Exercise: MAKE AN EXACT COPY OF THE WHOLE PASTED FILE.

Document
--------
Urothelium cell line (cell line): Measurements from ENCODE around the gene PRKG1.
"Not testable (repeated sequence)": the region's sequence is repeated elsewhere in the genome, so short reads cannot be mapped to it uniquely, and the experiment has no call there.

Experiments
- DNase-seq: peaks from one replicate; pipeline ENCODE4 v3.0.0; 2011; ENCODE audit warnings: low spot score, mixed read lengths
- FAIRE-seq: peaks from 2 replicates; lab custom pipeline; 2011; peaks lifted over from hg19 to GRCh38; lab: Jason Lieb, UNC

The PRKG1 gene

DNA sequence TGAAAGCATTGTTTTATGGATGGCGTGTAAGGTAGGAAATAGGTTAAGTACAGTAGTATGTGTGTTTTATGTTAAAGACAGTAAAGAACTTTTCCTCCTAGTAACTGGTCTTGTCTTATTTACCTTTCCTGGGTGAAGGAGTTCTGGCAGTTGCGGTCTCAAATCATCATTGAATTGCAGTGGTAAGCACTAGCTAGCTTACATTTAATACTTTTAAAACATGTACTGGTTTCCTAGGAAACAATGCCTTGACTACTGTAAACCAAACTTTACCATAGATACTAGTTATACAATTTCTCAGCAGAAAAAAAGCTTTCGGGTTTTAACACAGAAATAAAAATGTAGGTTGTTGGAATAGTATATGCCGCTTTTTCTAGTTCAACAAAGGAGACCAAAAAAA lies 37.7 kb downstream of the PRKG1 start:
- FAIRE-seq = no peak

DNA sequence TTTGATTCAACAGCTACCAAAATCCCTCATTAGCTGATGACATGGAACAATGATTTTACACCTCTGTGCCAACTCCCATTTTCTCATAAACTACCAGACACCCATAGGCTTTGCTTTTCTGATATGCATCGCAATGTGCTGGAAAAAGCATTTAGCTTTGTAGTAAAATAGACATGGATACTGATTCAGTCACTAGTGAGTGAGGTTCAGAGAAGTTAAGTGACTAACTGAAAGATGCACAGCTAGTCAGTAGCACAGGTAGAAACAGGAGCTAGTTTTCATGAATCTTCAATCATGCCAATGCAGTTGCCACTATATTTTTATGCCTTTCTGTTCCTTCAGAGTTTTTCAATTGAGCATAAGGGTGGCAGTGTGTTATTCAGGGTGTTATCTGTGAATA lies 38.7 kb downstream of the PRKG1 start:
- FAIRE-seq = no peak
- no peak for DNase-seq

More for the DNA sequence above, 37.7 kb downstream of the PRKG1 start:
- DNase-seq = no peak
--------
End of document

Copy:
Urothelium cell line (cell line): Measurements from ENCODE around the gene PRKG1.
"Not testable (repeated sequence)": the region's sequence is repeated elsewhere in the genome, so short reads cannot be mapped to it uniquely, and the experiment has no call there.

Experiments
- DNase-seq: peaks from one replicate; pipeline ENCODE4 v3.0.0; 2011; ENCODE audit warnings: low spot score, mixed read lengths
- FAIRE-seq: peaks from 2 replicates; lab custom pipeline; 2011; peaks lifted over from hg19 to GRCh38; lab: Jason Lieb, UNC

The PRKG1 gene

DNA sequence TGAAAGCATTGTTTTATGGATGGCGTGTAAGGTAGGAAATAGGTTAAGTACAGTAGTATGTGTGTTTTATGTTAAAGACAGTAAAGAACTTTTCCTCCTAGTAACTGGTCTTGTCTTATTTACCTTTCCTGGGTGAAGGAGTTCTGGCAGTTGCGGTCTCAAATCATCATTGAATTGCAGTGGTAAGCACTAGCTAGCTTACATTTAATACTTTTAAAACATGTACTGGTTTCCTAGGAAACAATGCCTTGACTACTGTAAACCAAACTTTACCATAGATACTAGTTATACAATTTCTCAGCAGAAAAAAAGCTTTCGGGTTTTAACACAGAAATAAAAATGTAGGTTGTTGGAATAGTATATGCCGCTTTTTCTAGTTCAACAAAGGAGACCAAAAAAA lies 37.7 kb downstream of the PRKG1 start:
- FAIRE-seq = no peak

DNA sequence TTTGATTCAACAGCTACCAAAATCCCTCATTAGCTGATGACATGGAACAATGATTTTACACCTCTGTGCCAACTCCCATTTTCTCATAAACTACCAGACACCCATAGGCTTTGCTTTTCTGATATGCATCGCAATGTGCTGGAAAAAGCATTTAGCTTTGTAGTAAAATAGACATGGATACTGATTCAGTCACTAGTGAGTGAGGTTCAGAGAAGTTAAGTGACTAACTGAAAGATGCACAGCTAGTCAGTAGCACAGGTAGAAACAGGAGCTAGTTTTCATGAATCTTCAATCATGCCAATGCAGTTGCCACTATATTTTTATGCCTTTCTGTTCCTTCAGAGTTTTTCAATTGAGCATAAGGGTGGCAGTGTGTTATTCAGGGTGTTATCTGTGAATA lies 38.7 kb downstream of the PRKG1 start:
- FAIRE-seq = no peak
- no peak for DNase-seq

More for the DNA sequence above, 37.7 kb downstream of the PRKG1 start:
- DNase-seq = no peak